people think because it doesn’t necessarily affect your life. I can see how it will affect your life if
morals are used in food production, water processing, and other matters such as in the
government, but other than that I don’t really see the meaning on arguing about something if it
doesn’t affect you or have a probable cause for argument.
I believe that all things should be one-hundred percent fact based because then everything
would be much easier it would all work better. I do like philosophy, but in philosophy no one
person can be truly right; it always depends on who is the better one at arguing or like I stated
before, whoever has the most factual evidence supporting their argument.
Peter Singer believes in the concepts of Moral Extensionism, Utilitarianism, and
Sentience. He thinks that if a certain “thing” can experience pleasure and pain it should be
included in the moral circle because it fits in the “criteria” for moral consideration. According to
Singer if a being can suffer, “actions are wrong as they tend to produce” that suffering. He also
brings up an interesting concept called Species-ism, which pretty much means that we deny
equal moral consideration where the interests are the same.
Being in the moral circle means that you are worthy of moral consideration by that
individual. It also means that your needs and interests matter, we are obligated to take your
welfare into consideration, you are important and valuable in yourself and not just for how you
can benefit others, and that we may not violate any rights that you may have. To me being in the
moral circle means that you are valued as more than just a basic object and that I have “feelings”
towards you and that I would respect you and your thoughts and actions.
Many people believe in the act of moral Extensionism; moral Extensionism is the act of
expanding the moral circle to include more “things” such as plants, animals, and other things
even if they aren’t alive. People that believe in moral Extensionism argue that the expansion of
the moral circle is not yet complete. They tend to take traditional ethical theories and argue that
those theories also apply to animals and the natural world.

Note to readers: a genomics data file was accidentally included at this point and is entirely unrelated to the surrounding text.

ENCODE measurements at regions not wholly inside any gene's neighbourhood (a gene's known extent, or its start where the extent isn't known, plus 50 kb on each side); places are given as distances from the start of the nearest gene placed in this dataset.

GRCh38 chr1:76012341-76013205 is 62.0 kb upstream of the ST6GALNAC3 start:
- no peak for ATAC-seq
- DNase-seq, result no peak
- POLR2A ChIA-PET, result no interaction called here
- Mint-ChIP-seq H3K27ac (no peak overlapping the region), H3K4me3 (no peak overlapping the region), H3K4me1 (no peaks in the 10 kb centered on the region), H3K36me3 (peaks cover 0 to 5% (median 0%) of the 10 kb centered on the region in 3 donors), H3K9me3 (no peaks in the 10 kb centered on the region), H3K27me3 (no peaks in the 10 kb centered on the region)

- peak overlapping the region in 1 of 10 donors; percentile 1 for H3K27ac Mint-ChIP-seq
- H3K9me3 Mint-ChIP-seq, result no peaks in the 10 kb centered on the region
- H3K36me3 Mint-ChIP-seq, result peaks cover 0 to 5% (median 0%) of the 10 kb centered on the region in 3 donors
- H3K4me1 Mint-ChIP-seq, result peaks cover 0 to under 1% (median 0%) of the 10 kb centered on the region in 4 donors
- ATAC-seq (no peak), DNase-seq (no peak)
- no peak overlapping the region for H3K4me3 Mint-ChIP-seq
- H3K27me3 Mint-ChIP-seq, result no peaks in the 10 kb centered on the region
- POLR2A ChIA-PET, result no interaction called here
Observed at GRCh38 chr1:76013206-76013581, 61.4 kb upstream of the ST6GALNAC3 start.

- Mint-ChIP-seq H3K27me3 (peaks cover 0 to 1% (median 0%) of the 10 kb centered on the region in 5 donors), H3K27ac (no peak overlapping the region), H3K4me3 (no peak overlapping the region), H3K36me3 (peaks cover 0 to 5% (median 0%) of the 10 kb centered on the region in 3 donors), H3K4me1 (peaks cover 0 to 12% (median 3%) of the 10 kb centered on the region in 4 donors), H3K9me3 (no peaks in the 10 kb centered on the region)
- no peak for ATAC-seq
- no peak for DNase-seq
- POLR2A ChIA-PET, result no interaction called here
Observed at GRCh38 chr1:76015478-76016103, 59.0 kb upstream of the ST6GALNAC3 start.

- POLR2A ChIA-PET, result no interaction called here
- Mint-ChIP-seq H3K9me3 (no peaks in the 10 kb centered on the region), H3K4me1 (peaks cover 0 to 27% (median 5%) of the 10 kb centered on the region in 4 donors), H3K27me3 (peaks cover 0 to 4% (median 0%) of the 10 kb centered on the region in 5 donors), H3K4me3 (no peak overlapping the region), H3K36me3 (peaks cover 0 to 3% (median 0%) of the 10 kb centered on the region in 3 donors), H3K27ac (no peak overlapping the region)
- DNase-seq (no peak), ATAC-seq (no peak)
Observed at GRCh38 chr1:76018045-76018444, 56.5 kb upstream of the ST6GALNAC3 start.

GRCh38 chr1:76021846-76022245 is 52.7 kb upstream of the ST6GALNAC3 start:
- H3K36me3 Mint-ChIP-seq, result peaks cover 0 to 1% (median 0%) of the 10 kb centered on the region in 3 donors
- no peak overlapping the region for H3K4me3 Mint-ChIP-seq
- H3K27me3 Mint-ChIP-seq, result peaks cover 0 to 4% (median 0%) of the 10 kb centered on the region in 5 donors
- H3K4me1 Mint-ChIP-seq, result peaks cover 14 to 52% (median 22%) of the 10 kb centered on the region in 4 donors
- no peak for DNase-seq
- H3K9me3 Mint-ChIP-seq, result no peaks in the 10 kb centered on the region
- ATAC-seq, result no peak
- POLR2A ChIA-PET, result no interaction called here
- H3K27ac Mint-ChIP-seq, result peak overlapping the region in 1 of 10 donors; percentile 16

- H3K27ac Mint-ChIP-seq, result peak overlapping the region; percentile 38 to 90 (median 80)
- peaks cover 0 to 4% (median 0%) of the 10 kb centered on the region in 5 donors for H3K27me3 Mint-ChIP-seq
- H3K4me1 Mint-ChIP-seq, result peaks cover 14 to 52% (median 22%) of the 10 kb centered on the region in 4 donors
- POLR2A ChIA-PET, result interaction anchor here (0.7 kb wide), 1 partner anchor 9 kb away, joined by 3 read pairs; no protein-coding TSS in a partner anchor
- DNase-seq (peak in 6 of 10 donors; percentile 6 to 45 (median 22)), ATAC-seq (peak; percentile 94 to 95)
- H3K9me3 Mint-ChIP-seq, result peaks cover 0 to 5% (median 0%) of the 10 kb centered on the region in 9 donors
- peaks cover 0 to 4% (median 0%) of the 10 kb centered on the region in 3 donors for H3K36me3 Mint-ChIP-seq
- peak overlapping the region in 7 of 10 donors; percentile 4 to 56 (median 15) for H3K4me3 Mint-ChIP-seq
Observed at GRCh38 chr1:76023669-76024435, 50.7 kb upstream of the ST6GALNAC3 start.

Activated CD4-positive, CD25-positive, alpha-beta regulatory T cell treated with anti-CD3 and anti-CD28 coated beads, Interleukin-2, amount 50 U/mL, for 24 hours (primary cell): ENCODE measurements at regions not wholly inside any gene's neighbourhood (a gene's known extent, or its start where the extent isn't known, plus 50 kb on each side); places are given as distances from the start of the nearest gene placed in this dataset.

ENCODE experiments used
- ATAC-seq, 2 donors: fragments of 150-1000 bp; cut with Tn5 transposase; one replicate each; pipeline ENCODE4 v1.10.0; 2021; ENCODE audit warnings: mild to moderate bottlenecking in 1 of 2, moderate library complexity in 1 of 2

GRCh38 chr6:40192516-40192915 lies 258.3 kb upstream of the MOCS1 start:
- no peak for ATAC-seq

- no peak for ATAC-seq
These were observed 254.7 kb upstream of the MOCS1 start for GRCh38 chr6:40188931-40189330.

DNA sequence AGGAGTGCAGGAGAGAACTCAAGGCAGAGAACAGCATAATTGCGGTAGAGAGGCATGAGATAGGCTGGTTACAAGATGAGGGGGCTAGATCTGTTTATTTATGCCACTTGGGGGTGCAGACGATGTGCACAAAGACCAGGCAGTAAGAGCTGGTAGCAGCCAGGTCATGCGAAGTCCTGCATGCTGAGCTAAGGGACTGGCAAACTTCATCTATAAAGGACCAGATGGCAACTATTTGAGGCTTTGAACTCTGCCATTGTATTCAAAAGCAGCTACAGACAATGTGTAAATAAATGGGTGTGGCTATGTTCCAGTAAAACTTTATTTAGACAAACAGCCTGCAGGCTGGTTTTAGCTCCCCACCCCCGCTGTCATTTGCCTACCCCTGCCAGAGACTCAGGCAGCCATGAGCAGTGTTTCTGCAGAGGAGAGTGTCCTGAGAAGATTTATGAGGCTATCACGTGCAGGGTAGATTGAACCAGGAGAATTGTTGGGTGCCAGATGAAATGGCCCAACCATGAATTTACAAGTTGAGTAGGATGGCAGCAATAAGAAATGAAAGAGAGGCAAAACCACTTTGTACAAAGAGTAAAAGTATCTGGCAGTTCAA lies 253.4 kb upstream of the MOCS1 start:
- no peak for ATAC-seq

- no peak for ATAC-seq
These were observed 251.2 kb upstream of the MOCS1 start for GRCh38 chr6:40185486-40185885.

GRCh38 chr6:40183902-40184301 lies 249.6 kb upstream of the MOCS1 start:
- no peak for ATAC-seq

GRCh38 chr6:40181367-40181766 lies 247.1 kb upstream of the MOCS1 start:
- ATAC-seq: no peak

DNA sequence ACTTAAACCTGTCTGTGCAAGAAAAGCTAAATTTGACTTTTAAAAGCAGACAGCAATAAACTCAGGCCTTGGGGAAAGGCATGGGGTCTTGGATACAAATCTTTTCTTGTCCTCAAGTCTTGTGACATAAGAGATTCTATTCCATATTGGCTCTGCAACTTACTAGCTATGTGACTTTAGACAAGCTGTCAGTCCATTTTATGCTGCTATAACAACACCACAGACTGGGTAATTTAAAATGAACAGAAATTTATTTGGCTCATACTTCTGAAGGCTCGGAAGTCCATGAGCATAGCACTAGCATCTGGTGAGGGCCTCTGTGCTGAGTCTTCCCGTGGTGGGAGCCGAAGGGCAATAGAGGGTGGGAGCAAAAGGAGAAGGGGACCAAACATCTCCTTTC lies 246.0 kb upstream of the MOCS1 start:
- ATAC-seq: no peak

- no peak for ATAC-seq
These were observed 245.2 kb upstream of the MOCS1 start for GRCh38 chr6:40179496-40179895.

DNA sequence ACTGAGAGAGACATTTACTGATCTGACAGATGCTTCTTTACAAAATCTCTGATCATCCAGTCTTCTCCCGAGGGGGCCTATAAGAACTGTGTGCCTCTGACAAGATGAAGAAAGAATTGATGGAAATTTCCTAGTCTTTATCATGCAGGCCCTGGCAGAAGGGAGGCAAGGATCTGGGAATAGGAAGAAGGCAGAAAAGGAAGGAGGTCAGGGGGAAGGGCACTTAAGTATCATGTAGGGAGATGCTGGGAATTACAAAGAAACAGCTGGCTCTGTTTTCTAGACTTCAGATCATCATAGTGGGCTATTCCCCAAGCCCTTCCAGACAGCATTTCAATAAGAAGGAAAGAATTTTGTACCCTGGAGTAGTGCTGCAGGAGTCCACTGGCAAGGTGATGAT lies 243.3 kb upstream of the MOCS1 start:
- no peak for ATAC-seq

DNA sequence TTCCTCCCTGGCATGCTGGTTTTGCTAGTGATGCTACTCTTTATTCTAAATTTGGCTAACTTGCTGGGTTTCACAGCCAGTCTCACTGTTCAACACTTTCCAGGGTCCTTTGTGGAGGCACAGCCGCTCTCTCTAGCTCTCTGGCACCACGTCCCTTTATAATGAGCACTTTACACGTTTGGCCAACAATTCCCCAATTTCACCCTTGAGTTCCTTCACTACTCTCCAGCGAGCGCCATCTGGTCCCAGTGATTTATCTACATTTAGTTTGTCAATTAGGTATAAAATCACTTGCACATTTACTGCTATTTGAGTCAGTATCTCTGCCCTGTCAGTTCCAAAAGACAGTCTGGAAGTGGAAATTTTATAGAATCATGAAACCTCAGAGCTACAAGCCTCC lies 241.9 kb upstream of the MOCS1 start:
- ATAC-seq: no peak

Tom Regan is another philosopher that agrees with Peter Singer’s philosophies and also
adds and expands upon his ideas. He says that if a being is a “subject of a life” then they should
be included in the moral circle. This means that he includes things such as plants, animals, and
humans. He has a theory called the Rights Theory; this theory compares Intrinsic vs.
instrumental value, and asks “what matters morally?” The rights theory is based off of respecting
individuals, not violating rights, and honoring dignity. A similar philosopher named John Locke,
who is similar to Kant, said that we should not be cruel to animals because “cruelty to animals
leads people to be cruel to other people.” Regan states that the “greatest good” could still justify
extreme and poor treatment of animals.
After all of these discussions and readings that I’ve done concerning the moral circle and
the many facts that the many philosophers have my views have changed on what should be
included in the moral circle. Before I took this class I didn’t even know what the moral circle
was, and once I did I realized that I only really included humans and some animals in it. This
class and the many philosophers have opened up my mind to the real world and have led me to
realize that I now include plants, humans, and animals in the moral circle. It really got me
thinking about what was actually happening around me and gave everything a deeper meaning
than having something just “be an argument” that I didn’t care about.